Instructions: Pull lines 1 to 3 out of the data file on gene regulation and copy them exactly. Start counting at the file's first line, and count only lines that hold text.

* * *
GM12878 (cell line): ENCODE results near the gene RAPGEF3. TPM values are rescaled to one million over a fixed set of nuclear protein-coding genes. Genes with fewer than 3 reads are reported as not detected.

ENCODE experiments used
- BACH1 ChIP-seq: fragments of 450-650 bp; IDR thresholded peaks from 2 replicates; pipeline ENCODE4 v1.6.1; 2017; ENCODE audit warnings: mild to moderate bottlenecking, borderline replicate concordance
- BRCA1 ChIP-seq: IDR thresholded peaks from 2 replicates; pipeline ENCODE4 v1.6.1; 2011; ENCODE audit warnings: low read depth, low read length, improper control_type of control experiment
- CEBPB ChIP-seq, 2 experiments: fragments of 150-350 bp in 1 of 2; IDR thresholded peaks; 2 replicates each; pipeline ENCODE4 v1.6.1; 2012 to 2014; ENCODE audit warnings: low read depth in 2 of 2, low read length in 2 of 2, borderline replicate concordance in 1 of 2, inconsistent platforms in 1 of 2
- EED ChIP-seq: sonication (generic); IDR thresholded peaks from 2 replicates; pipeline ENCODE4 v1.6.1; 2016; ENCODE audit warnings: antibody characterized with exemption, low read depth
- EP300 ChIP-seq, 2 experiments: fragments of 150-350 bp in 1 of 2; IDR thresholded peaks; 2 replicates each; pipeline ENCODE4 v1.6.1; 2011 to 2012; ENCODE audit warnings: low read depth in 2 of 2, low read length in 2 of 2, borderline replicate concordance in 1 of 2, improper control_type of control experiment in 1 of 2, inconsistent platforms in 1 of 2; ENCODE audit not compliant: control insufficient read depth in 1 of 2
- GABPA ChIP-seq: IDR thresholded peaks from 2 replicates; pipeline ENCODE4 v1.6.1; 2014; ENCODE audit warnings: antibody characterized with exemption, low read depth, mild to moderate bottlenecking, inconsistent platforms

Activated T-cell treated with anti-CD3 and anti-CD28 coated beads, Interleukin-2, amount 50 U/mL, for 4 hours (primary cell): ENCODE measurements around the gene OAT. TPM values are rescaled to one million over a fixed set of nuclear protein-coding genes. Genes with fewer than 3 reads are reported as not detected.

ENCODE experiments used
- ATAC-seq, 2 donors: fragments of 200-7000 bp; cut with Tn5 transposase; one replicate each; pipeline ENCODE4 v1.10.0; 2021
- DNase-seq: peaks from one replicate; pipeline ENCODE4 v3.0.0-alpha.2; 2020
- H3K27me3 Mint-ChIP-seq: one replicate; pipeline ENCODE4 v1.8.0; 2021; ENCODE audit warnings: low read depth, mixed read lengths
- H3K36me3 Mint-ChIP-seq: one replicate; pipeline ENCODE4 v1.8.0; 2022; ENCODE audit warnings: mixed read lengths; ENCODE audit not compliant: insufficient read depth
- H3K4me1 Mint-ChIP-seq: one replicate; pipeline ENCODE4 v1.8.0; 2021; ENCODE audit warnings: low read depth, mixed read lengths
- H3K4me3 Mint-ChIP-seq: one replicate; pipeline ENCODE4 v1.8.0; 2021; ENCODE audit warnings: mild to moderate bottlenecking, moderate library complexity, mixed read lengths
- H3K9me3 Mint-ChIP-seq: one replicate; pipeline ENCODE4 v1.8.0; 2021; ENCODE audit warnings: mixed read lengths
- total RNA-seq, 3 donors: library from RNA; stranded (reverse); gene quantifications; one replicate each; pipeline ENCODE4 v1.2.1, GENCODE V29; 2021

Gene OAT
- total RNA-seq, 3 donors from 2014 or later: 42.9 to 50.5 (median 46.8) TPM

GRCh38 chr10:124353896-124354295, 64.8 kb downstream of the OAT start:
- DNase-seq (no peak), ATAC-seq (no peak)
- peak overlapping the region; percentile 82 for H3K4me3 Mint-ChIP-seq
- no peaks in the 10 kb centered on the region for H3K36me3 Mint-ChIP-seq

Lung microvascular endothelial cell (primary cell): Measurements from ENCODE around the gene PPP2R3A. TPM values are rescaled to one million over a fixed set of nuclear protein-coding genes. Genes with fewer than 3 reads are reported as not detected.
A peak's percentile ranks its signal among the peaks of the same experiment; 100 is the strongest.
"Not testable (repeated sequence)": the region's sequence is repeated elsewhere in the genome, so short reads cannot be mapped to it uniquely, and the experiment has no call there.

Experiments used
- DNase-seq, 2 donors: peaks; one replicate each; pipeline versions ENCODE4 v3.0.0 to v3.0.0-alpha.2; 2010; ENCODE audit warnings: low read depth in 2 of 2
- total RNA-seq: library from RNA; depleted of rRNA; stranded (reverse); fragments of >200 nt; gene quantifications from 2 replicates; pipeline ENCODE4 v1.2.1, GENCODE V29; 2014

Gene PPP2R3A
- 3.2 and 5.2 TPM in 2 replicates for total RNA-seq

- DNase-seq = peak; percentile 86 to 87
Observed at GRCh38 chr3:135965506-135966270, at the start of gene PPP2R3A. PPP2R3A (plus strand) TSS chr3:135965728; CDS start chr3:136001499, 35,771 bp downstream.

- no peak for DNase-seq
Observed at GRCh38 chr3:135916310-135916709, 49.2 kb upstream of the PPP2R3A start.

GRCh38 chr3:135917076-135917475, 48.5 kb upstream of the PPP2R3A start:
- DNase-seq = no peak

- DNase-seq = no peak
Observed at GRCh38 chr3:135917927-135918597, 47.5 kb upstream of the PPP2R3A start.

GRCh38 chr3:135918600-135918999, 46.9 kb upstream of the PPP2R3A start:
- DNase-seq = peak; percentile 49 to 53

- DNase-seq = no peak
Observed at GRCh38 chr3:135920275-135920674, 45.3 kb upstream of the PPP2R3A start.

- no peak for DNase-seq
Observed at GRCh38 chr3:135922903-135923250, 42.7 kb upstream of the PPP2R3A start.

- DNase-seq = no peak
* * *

GM12878 (cell line): ENCODE results near the gene RAPGEF3. TPM values are rescaled to one million over a fixed set of nuclear protein-coding genes. Genes with fewer than 3 reads are reported as not detected.

ENCODE experiments used
- BACH1 ChIP-seq: fragments of 450-650 bp; IDR thresholded peaks from 2 replicates; pipeline ENCODE4 v1.6.1; 2017; ENCODE audit warnings: mild to moderate bottlenecking, borderline replicate concordance